Gove, the enemy of promise

The education secretary’s attacks on the academy are a smokescreen for the damage caused by his radical policies, argues Martin McQuillan

June 13, 2013

Source: Rex Features

To describe Gove as a Marmite politician would be to do a disservice to the yeast-based product

The National Association of Head Teachers is not an organisation one would expect to be filled with what are now known as “swivel-eyed loons”: the 28,500-strong union is hardly a hotbed of dissent. At its recent annual conference in Birmingham, however, the NAHT passed a motion of no confidence in Michael Gove, the minister for education, who was heckled and shouted down when he addressed the event. It is a singular achievement on the part of the minister to provoke a conference hall full of headteachers to behave like rowdy fourth-formers. The union has taken exception to Gove’s “reforms” of education in England and his “unapologetic” hard line on standards. However, its members are just the latest in a long line of mainstream educationalists with whom Gove has clashed. To describe the minister as a Marmite politician would be to do a disservice to the yeast-based product, and all this at a time when he has made known his ambition to lead the Conservative Party and the nation.

Earlier this year in an article for the Mail on Sunday, Gove warned that “the new Enemies of Promise are a set of politically motivated individuals who have been actively trying to prevent millions of our poorest children getting the education they need”. Experienced readers of the higher education scene might have wondered whether he was referring to the coalition Cabinet that since 2010 has scrapped the education maintenance allowance and the Aimhigher programme while raising the cap on university tuition fees in England to £9,000, resulting in 54,000 fewer students starting degree courses in UK universities last autumn. But no: in fact he was referring to academics, the “academics who have helped run the university departments of education responsible for developing curricula and teacher training courses”. These enemies (of promise) within are, he wrote, “Marxists” living on another (Red) planet.

Some might struggle to recognise university schools of education from this description. The pass on education as a critical social science was sold years ago when Ofsted was allowed into universities to determine the curriculum as professional formation: the days of what Chris Woodhead, the former chief inspector of schools, once called “barmy” theory are long gone.

We should not be surprised to find the spirit of McCarthyism alive and well in the pages of the Mail: it seems to be a matter of house style to describe the present leader of the Labour Party as “the son of a Marxist academic” and the campaign group Hacked Off as “Red Ed’s Thought Police”. Evidence-free, right-wing populism is the paper’s stock-in-trade, but it is slightly more concerning to find it central to the thinking of the secretary of state for education. To describe the 1,000-word feature in a Sunday newspaper as an “outburst” would be inaccurate: it is surely something else when a minister of the Crown takes the time to pen a full- frontal attack on academics, declaring his refusal “to surrender to the Marxist teachers hell-bent on destroying our schools”.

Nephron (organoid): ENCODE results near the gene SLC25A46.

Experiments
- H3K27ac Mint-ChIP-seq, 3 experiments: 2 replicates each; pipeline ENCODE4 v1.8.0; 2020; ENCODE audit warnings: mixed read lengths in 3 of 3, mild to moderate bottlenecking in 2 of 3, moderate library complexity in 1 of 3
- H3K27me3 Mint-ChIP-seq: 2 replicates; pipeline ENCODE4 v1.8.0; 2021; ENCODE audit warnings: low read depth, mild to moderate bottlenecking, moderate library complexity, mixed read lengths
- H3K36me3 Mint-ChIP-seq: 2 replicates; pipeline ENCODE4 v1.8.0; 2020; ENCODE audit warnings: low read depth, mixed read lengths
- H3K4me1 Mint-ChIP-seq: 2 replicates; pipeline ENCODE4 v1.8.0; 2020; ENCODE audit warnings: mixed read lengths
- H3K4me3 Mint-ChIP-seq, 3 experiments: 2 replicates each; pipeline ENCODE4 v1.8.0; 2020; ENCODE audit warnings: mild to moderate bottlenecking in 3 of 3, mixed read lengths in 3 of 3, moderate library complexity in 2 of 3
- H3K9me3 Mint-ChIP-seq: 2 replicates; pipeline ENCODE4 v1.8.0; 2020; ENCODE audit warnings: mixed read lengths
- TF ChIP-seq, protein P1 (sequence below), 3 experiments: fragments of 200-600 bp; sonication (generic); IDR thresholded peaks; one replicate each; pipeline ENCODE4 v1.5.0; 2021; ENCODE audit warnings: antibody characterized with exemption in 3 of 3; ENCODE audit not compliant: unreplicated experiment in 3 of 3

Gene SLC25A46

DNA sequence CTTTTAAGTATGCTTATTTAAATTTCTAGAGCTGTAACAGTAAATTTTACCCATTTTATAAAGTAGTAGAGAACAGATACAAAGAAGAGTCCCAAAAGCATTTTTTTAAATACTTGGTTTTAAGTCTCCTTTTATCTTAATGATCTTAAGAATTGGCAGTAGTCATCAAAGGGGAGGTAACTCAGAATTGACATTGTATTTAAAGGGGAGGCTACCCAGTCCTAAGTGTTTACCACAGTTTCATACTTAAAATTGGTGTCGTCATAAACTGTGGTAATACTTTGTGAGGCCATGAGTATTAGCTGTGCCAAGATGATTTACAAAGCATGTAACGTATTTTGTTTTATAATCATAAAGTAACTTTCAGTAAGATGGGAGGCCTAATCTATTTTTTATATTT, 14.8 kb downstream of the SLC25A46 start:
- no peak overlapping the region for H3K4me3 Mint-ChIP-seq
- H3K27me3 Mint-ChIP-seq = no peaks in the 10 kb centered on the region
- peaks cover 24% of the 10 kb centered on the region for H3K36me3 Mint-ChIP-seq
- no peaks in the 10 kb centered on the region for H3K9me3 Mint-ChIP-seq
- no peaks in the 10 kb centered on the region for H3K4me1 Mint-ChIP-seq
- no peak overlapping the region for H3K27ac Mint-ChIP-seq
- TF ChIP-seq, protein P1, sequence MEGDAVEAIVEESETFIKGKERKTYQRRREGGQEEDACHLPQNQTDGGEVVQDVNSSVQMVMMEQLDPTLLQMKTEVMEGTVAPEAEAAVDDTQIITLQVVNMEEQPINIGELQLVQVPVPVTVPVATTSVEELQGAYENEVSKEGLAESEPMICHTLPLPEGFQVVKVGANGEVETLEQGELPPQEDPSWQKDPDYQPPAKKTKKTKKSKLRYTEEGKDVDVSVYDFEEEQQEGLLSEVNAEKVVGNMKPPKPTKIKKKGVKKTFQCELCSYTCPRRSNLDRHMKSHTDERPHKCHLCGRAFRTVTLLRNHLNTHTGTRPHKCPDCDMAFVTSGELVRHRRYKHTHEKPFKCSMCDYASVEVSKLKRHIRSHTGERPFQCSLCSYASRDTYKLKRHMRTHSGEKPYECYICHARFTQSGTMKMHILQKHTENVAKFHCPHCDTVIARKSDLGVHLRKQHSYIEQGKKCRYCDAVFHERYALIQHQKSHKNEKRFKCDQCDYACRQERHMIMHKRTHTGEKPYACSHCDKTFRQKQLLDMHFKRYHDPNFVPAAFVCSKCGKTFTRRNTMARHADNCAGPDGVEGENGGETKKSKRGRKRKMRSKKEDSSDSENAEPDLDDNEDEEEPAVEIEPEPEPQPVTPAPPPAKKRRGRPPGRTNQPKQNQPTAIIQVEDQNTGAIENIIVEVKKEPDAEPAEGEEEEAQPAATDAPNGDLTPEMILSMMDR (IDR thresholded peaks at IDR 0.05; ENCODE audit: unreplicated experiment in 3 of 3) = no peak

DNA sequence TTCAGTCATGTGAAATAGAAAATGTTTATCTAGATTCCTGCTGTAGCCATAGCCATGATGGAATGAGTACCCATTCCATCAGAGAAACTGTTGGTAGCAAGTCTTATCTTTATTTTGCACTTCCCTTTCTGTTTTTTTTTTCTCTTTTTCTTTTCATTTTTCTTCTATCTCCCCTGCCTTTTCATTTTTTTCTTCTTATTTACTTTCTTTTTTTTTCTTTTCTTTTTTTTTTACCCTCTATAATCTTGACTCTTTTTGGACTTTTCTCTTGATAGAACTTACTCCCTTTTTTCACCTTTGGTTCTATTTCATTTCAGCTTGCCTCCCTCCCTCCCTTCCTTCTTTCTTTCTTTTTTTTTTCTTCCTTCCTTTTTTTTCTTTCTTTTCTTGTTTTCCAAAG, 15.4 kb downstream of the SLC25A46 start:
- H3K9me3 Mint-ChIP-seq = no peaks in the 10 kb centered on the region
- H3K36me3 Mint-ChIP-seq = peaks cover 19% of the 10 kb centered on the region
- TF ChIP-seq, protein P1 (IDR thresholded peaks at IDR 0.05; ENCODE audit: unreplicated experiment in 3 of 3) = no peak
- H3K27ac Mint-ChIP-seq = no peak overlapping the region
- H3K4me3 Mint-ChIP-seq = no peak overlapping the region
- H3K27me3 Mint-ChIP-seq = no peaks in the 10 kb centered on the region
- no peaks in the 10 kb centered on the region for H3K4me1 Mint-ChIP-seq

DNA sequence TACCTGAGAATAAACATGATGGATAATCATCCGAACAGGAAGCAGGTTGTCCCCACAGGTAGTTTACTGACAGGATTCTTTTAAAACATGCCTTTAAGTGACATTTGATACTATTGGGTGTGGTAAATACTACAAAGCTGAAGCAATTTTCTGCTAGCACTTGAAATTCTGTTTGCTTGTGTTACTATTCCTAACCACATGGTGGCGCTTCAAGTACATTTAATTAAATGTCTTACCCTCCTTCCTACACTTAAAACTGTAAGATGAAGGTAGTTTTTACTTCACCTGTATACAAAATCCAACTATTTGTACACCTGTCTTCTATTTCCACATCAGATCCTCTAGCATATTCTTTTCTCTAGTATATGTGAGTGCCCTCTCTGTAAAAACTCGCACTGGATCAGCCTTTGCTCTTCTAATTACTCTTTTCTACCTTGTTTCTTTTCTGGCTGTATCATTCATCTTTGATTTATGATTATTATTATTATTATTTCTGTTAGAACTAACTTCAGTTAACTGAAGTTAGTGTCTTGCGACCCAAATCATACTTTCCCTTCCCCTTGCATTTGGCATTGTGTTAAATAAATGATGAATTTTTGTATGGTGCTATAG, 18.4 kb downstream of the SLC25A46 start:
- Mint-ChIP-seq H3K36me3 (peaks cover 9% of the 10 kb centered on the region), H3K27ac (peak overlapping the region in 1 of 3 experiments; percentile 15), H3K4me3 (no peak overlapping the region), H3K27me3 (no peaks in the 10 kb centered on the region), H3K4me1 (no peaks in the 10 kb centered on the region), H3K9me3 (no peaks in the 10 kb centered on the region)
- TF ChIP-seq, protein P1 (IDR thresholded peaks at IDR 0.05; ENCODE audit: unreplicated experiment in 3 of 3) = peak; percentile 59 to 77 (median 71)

Gove’s ire was prompted by a letter from 100 academics working in schools of education across the sector to The Independent warning that the minister’s proposed changes to the national curriculum would not promote problem-solving, critical understanding or creativity among schoolchildren.

The signatories, from institutions as diverse as the universities of Oxford, Cambridge, Bristol, Manchester, Roehampton, Greenwich and Sheffield Hallam, King’s College London, the Institute of Education and The Open University, argued that the narrowness of the proposed curriculum and its emphasis on rote learning would result in increased failure rates and demoralisation among pupils.

They went on to suggest that the curriculum changes represented a lack of trust in teachers and a micromanagement of schools that would only lengthen the “long tail of low performance” and exacerbate the failure “to stretch the able” that consecutive ministers have sought to address. I have been unable to discern any reference to the dictatorship of the proletariat.

In a separate move, the academics’ letter was belittled and awarded the inaugural Idler Academy Bad Grammar Award by a jury that included Toby Young, a celebrity early adopter of Gove’s free school programme.

So what are we to conclude from this “Gove versus academia” spat? One might think in the face of such a mild, reasonable and relatively short communication that either the minister is exceptionally thin-skinned or that his reply, in another less nuanced type of newspaper, was intended as a smokescreen, reinventing the Red Scare about what he termed the Marxist “blob” in our universities as a distraction from an otherwise, shall we say, “imperfect” record in government.

Michael Gove effigy

The notion that the minister’s academic critics are ideologically driven while his own market reforms, privatisation and olde-worlde curriculum are ideology-free is a curious one

Gove did not get off to a good start. One of his first acts as minister was to cut the previous government’s Building Schools for the Future programme, but the initial list of terminated projects had to be reissued several times after its accuracy was repeatedly questioned. In February 2011, a judicial review deemed the decision to axe projects in six local authority areas unlawful because the minister had failed to consult before imposing the cuts: in five cases this failure was deemed “so unfair as to amount to an abuse of power”.